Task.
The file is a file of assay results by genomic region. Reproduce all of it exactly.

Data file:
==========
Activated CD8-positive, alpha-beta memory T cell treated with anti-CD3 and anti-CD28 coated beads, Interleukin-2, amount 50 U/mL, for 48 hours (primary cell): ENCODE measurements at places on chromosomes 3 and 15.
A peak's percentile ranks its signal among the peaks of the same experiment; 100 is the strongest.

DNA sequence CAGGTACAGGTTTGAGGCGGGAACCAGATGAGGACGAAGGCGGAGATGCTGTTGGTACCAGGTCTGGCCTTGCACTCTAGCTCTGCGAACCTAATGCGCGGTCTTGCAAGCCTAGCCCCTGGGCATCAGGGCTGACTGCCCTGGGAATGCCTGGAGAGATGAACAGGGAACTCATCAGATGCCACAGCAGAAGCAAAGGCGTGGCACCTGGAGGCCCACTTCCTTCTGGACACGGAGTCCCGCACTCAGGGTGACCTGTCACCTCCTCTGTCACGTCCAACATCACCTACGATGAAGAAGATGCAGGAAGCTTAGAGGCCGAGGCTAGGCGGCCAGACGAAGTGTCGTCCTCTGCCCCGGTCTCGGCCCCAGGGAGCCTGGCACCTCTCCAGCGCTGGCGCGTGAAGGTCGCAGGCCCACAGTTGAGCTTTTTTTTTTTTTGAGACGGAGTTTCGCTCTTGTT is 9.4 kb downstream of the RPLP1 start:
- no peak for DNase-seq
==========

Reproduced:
Activated CD8-positive, alpha-beta memory T cell treated with anti-CD3 and anti-CD28 coated beads, Interleukin-2, amount 50 U/mL, for 48 hours (primary cell): ENCODE measurements at places on chromosomes 3 and 15.
A peak's percentile ranks its signal among the peaks of the same experiment; 100 is the strongest.

DNA sequence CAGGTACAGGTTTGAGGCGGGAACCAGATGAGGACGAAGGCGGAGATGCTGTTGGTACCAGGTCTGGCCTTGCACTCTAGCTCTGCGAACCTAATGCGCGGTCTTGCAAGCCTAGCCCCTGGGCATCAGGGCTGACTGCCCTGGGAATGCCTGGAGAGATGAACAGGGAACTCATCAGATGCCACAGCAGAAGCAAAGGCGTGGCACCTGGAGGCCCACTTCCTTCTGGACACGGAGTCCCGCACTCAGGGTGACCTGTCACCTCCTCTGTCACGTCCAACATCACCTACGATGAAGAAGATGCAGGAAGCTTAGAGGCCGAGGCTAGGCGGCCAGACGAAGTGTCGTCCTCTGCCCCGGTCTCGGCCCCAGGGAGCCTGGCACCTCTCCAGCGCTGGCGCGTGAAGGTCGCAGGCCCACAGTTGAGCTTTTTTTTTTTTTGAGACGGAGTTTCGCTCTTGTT is 9.4 kb downstream of the RPLP1 start:
- no peak for DNase-seq